On this Blog we have followed the story of plans to make Pregabalin and Gabapentin Class ‘C’, or ‘controlled’, drugs. Both are anti-epileptic drugs but one or other also form part of the daily medication regime of countless people suffering chronic neuropathic pain.
This follows a recommendation to the Home Office by the Advisory Council on the Misuse of Drugs (ACMD), which was subsequently supported by the doctors’ trade union, the British Medical Association (BMA).
Now, the government have formally announced that the reclassification will come into force in April 2019. The change will mean that it will be illegal to possess Pregabalin or Gabapentin without a doctor’s prescription. In addition, without a licence, it will be illegal to supply or sell these drugs.
Pregabalin and Gabapentin will now be categorised alongside drugs such as the opioids Buprenorphine and Tramadol, both prescribed for chronic pain.
Citing a number of fatalities linked to the misuse of these drugs, the Minister for Crime, Safeguarding and Vulnerability, Victoria Atkins, said:
“Any death related to the misuse of drugs is a tragedy. We accepted expert advice and will now change the law to help prevent misuse of pregabalin and gabapentin and addiction to them.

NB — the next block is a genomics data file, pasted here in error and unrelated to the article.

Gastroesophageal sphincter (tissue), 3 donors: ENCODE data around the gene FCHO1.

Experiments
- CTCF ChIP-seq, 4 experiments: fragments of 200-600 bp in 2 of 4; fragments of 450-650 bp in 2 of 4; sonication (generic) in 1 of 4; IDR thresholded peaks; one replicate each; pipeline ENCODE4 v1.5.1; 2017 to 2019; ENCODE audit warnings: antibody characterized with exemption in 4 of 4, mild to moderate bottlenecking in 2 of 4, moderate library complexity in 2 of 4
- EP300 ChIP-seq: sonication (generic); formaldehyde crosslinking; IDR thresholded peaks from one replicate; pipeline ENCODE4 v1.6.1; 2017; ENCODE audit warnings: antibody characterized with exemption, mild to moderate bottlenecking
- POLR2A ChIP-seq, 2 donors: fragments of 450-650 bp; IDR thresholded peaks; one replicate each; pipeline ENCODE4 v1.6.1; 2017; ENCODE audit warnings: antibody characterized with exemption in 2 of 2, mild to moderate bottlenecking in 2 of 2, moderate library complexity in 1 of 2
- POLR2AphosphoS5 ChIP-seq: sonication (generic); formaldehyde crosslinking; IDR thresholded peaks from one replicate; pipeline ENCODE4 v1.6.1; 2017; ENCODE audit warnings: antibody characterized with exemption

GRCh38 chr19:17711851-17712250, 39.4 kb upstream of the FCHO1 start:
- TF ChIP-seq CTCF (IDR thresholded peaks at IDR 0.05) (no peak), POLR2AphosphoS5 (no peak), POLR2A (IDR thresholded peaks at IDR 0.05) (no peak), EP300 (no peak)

“While drug misuse is lower now than it was 10 years ago, we remain committed to reducing it and the harm it causes.
“That is why we have published a comprehensive strategy to tackle the illicit drug trade, protect the most vulnerable and help those with drug dependency to recover and turn their lives around.”
Among the changes required, the move means that Doctors will need to sign prescriptions physically with a ‘wet signature’. Electronic copies will not be accepted by pharmacists, who must also dispense the drugs within 28 days of the prescription being written.
As has been seen in the case of other medications re-categorised as controlled drugs, the move will inevitably lead to an increased reluctance by doctors to prescribe them and many patients are worried.
Our client Ben, who has taken Pregabalin for over two years, alongside a number of other drugs for his chronic pain condition, said:
“I’ve been keeping an eye on this over the last few months and you can’t help but be worried. I’ve been settled on my meds for a long time now but it took ages to find the right combination that suited me. It’s really difficult to find the right balance between managing the pain and not having too many side-effects, which are very unpleasant. I think my current GP will be fine because she knows me and she was the one who helped me to find the right combination, but I know she’s retiring soon and I’m concerned what my new doctor’s attitude will be. You hear so many horror stories of people having their meds stopped.”